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Thermal Stability of Core–Shell Nanoparticles: A Combined in Situ Study by XPS and TEM

Abstract : In situ techniques of transmission electron microscopy (TEM) and X-ray photoelectron spectroscopy (XPS) were used to investigate the thermal stability of Ni−Co core−shell nanoparticles (NPs). The morphological, structural, and chemical changes involved in the core− shell reconfiguration were studied during in situ annealing through simultaneous imaging and acquisition of elemental maps in the TEM, and acquisition of O 1s, Ni 3p, and Co 3p XP spectra. The core−shell reconfiguration occurred in a stepwise process of surface oxide removal and metal segregation. Reduction of the stabilizing surface oxide occurred from 320 to 440°C, initiating the core−shell reconfiguration. Above 440°C, the core−shell structure was disrupted through Ni migration from the core to the shell. This resulted in the formation of a homogeneous Ni−Co mixed alloy at 600°C. This study provides a mechanistic description of the alteration in the core−shell structures of NPs under vacuum conditions and increasing annealing temperature, which is crucial for understanding these technologically important materials.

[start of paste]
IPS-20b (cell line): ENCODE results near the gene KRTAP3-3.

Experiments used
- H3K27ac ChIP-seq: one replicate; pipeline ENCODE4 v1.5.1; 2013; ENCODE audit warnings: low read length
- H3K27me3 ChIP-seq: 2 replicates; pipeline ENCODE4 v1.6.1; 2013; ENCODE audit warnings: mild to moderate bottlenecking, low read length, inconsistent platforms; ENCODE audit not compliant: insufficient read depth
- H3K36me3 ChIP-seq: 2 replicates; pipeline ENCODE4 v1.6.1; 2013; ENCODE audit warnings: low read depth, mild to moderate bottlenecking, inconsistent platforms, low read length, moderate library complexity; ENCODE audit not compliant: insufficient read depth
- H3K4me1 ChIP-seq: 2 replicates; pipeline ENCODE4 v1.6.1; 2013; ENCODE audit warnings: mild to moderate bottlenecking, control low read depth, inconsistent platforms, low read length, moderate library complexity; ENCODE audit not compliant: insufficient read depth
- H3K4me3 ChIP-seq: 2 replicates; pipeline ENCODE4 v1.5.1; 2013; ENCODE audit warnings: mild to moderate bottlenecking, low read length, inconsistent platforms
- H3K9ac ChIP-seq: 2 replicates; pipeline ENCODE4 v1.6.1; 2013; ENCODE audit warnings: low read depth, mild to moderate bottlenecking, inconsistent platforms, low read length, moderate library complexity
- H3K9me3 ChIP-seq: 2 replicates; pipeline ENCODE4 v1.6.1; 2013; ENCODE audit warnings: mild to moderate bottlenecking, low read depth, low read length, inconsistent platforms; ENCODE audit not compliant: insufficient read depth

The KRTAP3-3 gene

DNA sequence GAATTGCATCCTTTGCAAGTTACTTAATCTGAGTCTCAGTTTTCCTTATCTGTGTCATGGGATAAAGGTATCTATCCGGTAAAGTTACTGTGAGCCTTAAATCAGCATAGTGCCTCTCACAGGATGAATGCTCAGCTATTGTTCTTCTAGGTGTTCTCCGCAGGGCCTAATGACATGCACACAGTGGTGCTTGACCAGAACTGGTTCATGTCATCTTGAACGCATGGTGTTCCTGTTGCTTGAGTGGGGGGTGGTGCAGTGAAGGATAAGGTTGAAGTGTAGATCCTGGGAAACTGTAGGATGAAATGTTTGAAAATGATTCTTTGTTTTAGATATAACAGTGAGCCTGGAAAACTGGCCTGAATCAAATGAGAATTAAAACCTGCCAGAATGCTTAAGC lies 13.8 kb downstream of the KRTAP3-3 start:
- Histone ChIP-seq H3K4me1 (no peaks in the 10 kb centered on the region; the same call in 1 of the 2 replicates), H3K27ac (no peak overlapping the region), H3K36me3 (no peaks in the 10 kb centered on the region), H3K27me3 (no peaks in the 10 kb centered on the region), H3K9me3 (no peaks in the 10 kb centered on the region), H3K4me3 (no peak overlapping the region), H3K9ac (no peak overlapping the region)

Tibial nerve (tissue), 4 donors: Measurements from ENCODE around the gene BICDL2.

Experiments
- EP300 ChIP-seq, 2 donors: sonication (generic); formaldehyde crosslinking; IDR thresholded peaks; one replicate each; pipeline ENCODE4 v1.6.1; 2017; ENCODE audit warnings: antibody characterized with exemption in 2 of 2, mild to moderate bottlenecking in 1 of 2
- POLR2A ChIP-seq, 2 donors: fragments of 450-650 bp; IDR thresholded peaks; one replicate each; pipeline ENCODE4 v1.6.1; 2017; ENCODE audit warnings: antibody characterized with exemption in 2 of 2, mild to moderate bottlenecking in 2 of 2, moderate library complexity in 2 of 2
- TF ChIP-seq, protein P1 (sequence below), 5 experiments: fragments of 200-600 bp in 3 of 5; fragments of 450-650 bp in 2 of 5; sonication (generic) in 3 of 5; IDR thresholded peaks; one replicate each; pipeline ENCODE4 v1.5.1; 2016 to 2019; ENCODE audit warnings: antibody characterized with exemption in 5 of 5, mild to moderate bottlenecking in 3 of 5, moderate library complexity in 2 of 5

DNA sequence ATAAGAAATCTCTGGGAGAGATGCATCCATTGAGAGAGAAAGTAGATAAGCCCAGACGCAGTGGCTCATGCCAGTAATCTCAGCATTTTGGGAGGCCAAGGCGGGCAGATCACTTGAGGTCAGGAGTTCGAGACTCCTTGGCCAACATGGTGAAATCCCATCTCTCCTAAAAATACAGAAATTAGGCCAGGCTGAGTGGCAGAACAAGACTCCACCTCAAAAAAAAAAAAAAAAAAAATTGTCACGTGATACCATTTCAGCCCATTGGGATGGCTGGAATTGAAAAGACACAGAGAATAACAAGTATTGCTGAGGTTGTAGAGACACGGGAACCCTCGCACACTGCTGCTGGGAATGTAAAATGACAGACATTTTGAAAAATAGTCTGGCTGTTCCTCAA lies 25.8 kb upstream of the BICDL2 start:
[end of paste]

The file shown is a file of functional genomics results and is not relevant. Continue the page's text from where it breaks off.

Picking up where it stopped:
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Cecile Bonifacio, Sophie Carenco, Cheng Hao Wu, Stephen House, Hendrik Bluhm, et al.. Thermal Stability of Core–Shell Nanoparticles: A Combined in Situ Study by XPS and TEM. Chemistry of Materials, American Chemical Society, 2015, 27 (20), pp.6960-6968. ⟨10.1021/acs.chemmater.5b01862⟩. ⟨hal-02383924⟩



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